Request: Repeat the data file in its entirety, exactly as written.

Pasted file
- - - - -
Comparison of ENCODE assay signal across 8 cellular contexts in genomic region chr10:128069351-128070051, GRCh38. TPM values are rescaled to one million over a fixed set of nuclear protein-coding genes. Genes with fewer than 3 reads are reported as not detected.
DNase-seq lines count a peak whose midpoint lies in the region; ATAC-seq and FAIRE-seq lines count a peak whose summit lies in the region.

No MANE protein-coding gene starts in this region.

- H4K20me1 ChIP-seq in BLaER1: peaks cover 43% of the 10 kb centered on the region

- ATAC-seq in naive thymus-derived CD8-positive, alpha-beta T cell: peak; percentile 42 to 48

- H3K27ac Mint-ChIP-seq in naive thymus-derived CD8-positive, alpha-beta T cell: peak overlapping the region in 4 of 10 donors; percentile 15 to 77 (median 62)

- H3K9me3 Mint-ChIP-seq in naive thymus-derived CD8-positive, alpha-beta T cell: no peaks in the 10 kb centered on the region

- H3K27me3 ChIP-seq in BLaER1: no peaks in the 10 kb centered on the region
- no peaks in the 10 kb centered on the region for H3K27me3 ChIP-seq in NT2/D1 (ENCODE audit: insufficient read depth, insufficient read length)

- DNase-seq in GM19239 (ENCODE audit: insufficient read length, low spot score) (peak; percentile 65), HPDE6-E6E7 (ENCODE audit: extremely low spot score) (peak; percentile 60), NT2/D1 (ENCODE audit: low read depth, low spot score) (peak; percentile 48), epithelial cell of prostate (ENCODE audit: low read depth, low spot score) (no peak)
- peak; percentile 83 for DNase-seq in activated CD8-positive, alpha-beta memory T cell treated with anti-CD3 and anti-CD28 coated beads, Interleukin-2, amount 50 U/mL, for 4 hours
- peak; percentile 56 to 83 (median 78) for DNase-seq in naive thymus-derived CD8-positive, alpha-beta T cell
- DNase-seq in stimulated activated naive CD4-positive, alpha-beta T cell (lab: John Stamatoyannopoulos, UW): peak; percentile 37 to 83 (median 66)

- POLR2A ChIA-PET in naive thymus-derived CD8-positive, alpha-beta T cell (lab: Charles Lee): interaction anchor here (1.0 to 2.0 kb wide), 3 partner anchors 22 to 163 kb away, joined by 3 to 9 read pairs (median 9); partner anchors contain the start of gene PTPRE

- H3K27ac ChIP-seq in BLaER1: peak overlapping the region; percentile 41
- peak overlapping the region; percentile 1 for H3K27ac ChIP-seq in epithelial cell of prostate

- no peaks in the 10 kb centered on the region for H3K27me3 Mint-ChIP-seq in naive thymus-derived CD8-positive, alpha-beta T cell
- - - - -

Comparison of ENCODE assay signal across 8 cellular contexts in genomic region chr10:128069351-128070051, GRCh38. TPM values are rescaled to one million over a fixed set of nuclear protein-coding genes. Genes with fewer than 3 reads are reported as not detected.
DNase-seq lines count a peak whose midpoint lies in the region; ATAC-seq and FAIRE-seq lines count a peak whose summit lies in the region.

No MANE protein-coding gene starts in this region.

- H4K20me1 ChIP-seq in BLaER1: peaks cover 43% of the 10 kb centered on the region

- ATAC-seq in naive thymus-derived CD8-positive, alpha-beta T cell: peak; percentile 42 to 48

- H3K27ac Mint-ChIP-seq in naive thymus-derived CD8-positive, alpha-beta T cell: peak overlapping the region in 4 of 10 donors; percentile 15 to 77 (median 62)

- H3K9me3 Mint-ChIP-seq in naive thymus-derived CD8-positive, alpha-beta T cell: no peaks in the 10 kb centered on the region

- H3K27me3 ChIP-seq in BLaER1: no peaks in the 10 kb centered on the region
- no peaks in the 10 kb centered on the region for H3K27me3 ChIP-seq in NT2/D1 (ENCODE audit: insufficient read depth, insufficient read length)

- DNase-seq in GM19239 (ENCODE audit: insufficient read length, low spot score) (peak; percentile 65), HPDE6-E6E7 (ENCODE audit: extremely low spot score) (peak; percentile 60), NT2/D1 (ENCODE audit: low read depth, low spot score) (peak; percentile 48), epithelial cell of prostate (ENCODE audit: low read depth, low spot score) (no peak)
- peak; percentile 83 for DNase-seq in activated CD8-positive, alpha-beta memory T cell treated with anti-CD3 and anti-CD28 coated beads, Interleukin-2, amount 50 U/mL, for 4 hours
- peak; percentile 56 to 83 (median 78) for DNase-seq in naive thymus-derived CD8-positive, alpha-beta T cell
- DNase-seq in stimulated activated naive CD4-positive, alpha-beta T cell (lab: John Stamatoyannopoulos, UW): peak; percentile 37 to 83 (median 66)

- POLR2A ChIA-PET in naive thymus-derived CD8-positive, alpha-beta T cell (lab: Charles Lee): interaction anchor here (1.0 to 2.0 kb wide), 3 partner anchors 22 to 163 kb away, joined by 3 to 9 read pairs (median 9); partner anchors contain the start of gene PTPRE

- H3K27ac ChIP-seq in BLaER1: peak overlapping the region; percentile 41
- peak overlapping the region; percentile 1 for H3K27ac ChIP-seq in epithelial cell of prostate

- no peaks in the 10 kb centered on the region for H3K27me3 Mint-ChIP-seq in naive thymus-derived CD8-positive, alpha-beta T cell